“Now when Jonathan saw that the time was favorable for him, he chose men and sent them to Rome to confirm and renew the friendship with them. He also sent letters to the same effect to the Spartans and to other places. So they went to Rome. They entered the senate chamber and said.
‘The high priest Jonathan
And the Jewish nation
Have sent us to renew the former friendship
And alliance with them.’
The Romans gave them letters to the people in every place. They asked them to provide for the envoys safe conduct to the land of Judah.”
Jonathan seemed to think that things were quiet enough in Judah for him to send messengers to the Roman Senate, as well as the Spartans. The Spartans were people from Sparta or Lacedaemonians, who were somehow related to the Jews. The Jewish message to the Roman Senate was that they wanted to renew their former friendship and alliance. The alliance that his dead brother had made with Rome was in chapter 8 of this book. All they needed was safe passage.
“Judas Maccabeus chose Eupolemus son of John, son of Accos, and Jason son of Eleazar. He sent them to Rome to establish a friendship and an alliance. They wanted to free themselves from their yoke. They saw that the kingdom of the Greeks was completely enslaving Israel. They went to Rome, a very long journey. They entered the senate chamber and spoke as follows.
‘Judas, who is also called Maccabeus,
And his brothers and the people of the Jews
Have sent us to you
To establish an alliance and peace with you,
So that we may be enrolled as your allies and friends.’
The proposal pleased them.”
Judas Maccabeus sent 2 people on this important mission to Rome. One was Eupolemus, the son of John and grandson of Accos, who was part of a priestly family. It is not clear whether this Eupolemus is the Greek Jewish writer of the 2nd century BCE. The other was Jason, the son of Eleazar, who was the brother of Judas. Thus Jason, a Hellenistic name, was the nephew of Judas. They wanted to establish friendship and an alliance with Rome, which was far away. The emphasis on distance meant that they could form an alliance, according to Mosaic Law, with a far away country, but not with their close neighbors. This sounds a little weird. They believed that the Greeks were putting a yoke on them. However, it was very clear that the Syrians from Antioch, the Seleucid dynasty, were causing all their problems by asking the Jews to Hellenize their way of life. Apparently, these 2 Jewish envoys were successful since the idea pleased the Romans.
“Judas heard of the fame of the Romans since they were very strong. They were well-disposed toward all who made an alliance with them. They pledged friendship to those who came to them since they were very strong. He had been told of their wars and of the brave deeds which they were doing among the Gauls. They had defeated them and forced them to pay tribute. He learned what they had done in the land of Spain to get control of the silver and gold mines there. They had gained control of the whole region by their planning and patience, even though the place was far distant from them. They also subdued the kings who came against them from the ends of the earth, until they crushed them. They inflicted great disaster upon them. The rest paid them tribute every year. They had crushed in battle and conquered Philip, King Perseus of the Macedonians, and the others who rose up against them. They also had defeated King Antiochus the Great, king of Asia, who went to fight against them with one hundred twenty elephants, cavalry, chariots, and a very large army. He was crushed by them. They took him alive. They decreed that he and those who should rule after him should pay a heavy tribute, give hostages, and surrender some of their best provinces, the countries of India, Media, and Lydia. These they took from him and gave to King Eumenes. The Greeks planned to come and destroy them. However, this became known to them. Then they sent a general against the Greeks who attacked them. Many of them were wounded and fell. The Romans took captive their wives and children. They plundered them, conquered the land, tore down their strongholds, and enslaved them to this day. The remaining kingdoms and islands, as many as ever opposed them, they destroyed and enslaved.”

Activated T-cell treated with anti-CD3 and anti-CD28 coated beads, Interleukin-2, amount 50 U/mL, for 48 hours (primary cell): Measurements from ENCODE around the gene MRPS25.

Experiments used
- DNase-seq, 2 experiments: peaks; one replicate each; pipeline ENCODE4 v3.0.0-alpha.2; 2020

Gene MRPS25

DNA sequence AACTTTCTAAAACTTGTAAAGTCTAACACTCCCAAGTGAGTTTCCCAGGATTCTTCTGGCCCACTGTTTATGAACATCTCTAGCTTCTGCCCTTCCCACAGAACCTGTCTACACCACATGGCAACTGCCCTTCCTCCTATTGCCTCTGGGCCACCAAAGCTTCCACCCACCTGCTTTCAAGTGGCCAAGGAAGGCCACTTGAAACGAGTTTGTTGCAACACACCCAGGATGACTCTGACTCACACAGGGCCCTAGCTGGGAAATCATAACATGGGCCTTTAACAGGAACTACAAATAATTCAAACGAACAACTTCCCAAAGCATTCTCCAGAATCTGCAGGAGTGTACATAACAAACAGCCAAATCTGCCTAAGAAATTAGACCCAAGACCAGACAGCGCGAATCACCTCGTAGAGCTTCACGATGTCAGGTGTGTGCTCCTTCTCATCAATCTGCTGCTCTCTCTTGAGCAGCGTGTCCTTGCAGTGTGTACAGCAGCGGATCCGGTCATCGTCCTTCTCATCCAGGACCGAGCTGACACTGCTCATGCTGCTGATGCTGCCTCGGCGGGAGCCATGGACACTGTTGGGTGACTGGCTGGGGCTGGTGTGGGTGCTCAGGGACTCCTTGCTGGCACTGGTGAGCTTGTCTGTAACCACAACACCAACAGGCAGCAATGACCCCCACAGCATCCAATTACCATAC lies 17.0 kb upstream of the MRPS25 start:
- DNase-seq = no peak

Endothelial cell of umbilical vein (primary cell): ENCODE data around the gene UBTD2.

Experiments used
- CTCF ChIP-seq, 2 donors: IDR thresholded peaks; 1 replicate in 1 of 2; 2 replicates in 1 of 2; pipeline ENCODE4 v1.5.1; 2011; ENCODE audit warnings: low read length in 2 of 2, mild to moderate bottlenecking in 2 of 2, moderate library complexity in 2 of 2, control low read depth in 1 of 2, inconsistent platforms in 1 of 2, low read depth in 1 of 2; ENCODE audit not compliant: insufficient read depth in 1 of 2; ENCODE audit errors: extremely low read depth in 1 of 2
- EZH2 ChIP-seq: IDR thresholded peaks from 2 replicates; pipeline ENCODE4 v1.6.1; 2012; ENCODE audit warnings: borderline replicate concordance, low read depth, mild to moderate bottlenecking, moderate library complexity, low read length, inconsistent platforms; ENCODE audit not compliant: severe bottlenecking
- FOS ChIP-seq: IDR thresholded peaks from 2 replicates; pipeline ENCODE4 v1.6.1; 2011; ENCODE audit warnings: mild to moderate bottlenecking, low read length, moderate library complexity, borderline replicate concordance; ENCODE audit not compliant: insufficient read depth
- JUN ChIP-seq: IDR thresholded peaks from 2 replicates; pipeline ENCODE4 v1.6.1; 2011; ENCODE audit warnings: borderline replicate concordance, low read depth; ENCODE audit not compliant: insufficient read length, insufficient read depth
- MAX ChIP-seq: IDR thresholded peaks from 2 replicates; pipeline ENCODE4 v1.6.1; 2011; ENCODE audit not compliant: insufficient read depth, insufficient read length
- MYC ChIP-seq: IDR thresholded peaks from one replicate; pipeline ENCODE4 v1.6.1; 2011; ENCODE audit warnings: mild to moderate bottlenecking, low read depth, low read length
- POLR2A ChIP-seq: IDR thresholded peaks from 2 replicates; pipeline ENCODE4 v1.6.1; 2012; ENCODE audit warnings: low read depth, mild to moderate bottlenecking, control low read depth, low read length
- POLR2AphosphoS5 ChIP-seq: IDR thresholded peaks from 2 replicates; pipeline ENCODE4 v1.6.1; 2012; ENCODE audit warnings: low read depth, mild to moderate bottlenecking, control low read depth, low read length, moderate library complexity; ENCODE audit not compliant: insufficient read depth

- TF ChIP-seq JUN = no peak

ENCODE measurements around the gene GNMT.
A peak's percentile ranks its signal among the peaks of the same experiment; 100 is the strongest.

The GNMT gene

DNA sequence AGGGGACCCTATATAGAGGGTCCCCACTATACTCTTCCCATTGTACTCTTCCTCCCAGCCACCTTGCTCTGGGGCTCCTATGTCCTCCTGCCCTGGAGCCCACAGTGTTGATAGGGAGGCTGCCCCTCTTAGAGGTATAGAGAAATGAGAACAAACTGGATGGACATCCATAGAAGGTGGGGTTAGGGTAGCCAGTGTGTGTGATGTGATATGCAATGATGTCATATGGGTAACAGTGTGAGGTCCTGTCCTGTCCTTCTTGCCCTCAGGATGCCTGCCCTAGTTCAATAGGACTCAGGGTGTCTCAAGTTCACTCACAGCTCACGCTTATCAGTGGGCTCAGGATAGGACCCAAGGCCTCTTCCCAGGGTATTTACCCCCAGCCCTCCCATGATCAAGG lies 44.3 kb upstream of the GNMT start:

For some reason, the Romans made a big impression on Judas Maccabeus as they were beginning their ascendancy in the Mediterranean world. He knew that the Romans were strong and faithful in their alliances. Then this biblical author presented the great feats of the Romans. First they had conquered the Gauls and the Spaniards, these western territories around 190 BCE and the Punic wars with Carthage in North Africa from the 3rd century BCE. Prior to this time the only thing west was Egypt and Greece. Now Rome and the west made an impression. These Romans had gone and subdued kings from the ends of the earth. The Romans had defeated the last of the Macedonian kings, King Perseus in 168 BCE, the son of King Philip who had had been defeated in 179 BCE. Obviously this author had some sense of history. As noted, King Antiochus V was not killed, but had to give hostages to Rome, one of which was this King Demetrius I. However, he kept Medes, but did give up Lydia and other parts of Asia Minor. King Eumenes was a Cappadocian ruler. The Romans also defeated the Greeks. Although the Roman Empire did not come to its full height for a few centuries, it was well on its way in the 2nd century BCE.